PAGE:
2.3.2. Walkability Measures
Each of 20 walkability indicators was assigned with a numeric score that ranged from 1 to 4, with 4 representing the most desirable feature (Table 1). The scoring system was developed based on relevant expert recommendations, including those for sidewalk and street designs for older adults and people with disabilities supported by the Federal Highway Administration  and the Institute of Transportation Engineers . The overall walkability measure was represented by the unweighted average of all 20 single-item scores. Subgroup measures were calculated by averaging items belonging to the following 4 dimensions: “sidewalks” (9 measures of sidewalk coverage, design, and materials), “traffic safety” (5 measures of traffic-related measures), “street amenity” (3 measures for having shady trees, street lamps, and shops/businesses), and “upkeep” (3 measures for street cleanliness, surface maintenance, and upkeep of buildings and lots).
|1 point is given to each subcategory if there is no sidewalk.|
The walkability measures were aggregated at the ZIP level () for this study, as only ZIP information of the participants’ residences was available. The aggregation ranged from 1 to 7 street segments per ZIP area, with a mean of 3 street segments per ZIP area. A series of multivariate logistic regression analyses were conducted to obtain the odds ratios and 95% confidence intervals of walking behavior (any walking and recommended-level walking) by measures of walkability, while controlling for age, gender, race/ethnicity, education, BMI, physical impairment, and social support for exercise. LOGISTIC procedure of SPSS PC Version 20 (IBM Corporation) was used. All analyses were completed in 2013.
3. Results and Discussion
As shown in Table 2, the average age of participants was 62 years, and 61.1% were female. Non-Hispanic Whites were the largest racial/ethnic group (56.7%), followed by non-Hispanic Blacks (35.1%). The mean BMI was 32.0 kg/m2 (SD 6.9), and 63.0% had an impairment that affected physical activity, with a muscular/skeletal impairment as the most prevalent type (45.7%). Social support score had a mean of 2.35 (SD 1.60). About half of participants (51.9%) reported that they walked for exercise on community streets. Those who engaged in the recommended level of walking (≥150 minutes/week) represented 29.8% of the entire sample. The overall walkability scores of the respondents’ communities at the ZIP level were 2.39 (SD 0.57), and subgroup walkability scores ranged from 2.11 (SD 0.73) for street amenity to 3.09 (SD 0.37) for upkeep.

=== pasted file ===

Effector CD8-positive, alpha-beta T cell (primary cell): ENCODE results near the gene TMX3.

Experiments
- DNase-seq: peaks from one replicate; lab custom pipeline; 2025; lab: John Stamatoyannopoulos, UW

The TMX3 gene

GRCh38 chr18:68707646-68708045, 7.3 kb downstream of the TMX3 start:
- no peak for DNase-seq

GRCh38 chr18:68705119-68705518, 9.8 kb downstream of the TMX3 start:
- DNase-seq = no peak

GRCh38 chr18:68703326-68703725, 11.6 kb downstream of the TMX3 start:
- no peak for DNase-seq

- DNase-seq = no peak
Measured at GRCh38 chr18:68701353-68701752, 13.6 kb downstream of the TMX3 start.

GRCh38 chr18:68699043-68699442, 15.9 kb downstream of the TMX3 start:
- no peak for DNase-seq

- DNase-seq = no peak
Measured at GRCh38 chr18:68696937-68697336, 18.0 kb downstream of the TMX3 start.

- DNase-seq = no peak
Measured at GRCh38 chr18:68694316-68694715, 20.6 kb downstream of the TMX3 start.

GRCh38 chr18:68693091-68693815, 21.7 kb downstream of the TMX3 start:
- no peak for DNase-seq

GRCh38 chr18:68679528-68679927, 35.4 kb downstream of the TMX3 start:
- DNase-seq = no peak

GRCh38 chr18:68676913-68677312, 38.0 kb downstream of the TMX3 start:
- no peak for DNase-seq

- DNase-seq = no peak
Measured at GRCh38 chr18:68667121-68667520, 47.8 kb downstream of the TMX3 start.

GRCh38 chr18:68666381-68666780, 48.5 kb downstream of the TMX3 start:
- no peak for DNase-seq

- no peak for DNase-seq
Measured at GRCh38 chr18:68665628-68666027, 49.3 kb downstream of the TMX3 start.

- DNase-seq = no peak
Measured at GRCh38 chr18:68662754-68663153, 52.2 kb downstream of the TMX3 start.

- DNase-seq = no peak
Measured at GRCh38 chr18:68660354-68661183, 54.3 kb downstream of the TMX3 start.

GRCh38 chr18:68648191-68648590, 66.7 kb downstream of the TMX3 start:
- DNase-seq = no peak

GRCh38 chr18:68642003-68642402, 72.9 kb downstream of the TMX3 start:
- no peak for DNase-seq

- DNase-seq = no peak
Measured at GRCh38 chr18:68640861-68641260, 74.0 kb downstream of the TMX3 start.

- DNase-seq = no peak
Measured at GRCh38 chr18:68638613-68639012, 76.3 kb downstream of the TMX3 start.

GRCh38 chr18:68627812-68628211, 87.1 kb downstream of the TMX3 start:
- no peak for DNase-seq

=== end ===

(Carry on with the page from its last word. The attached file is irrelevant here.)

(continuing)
|A composite variable for having a friend, spouse, or child exercises with you. 1: not at all; 5: great deal. |
Summary measures of walkability in the 1–4 scale, with 4 as the most desirable feature.
Table 3 represents the results of logistic regression analyses. Any walking was associated with traffic safety (OR 1.34, 95% CI 1.15–1.65), but it was not significantly associated with overall walkability. Recommended-level walking was associated with overall walkability (OR 2.65, 95% CI 1.22, 5.74), as well as sidewalks (OR 1.73, 95% CI 1.12–2.67), street amenity (OR 2.04, 95% CI 1.12–3.71), and traffic safety (OR 1.92, 95% CI 1.02–3.72).
|Controlling for age, sex, race, education, body mass index, physical impairment, and social support for exercise.|
These findings are generally congruent with existing studies that evaluate the association between perceived walkability and exercise walking among adults with diabetes. Deshpande et al. reported that the perceived availability of many nearby places to walk, shoulders on nearby streets, and rating of the community as generally pleasant were environmental factors associated with regular physical activity among rural adults with diabetes . Taylor et al. found that self-reports of having connective streets, shops, a transit stop nearby, and interesting things to look at were street factors associated with walking for leisure among adults with diabetes in a Canadian city . de Greef et al. found that perceived walkability and aesthetics of the neighborhood were among the most consistent street environmental correlates with physical activity in adults with diabetes in Belgium .
The present study, however, found that upkeep, the measure that is related to aesthetics and pleasantness, was not associated with walking for exercise. Traffic safety was significantly associated with two levels of walking in the present study, but the existing perception-based studies did not find traffic safety as a significant correlate. It has been found that perceived and objectively measured environments do not necessarily correlate, and they could also relate differently to physical activity . Literature indicates that discrepancies between perceived and objective environments are wider among individuals of low socioeconomic status , the less physically active , and the elderly , the segments of population that are likely to be affected by diabetes. Further research is needed to investigate relative importance of perceived and objective built environments in predicting walking behavior among adults with diabetes.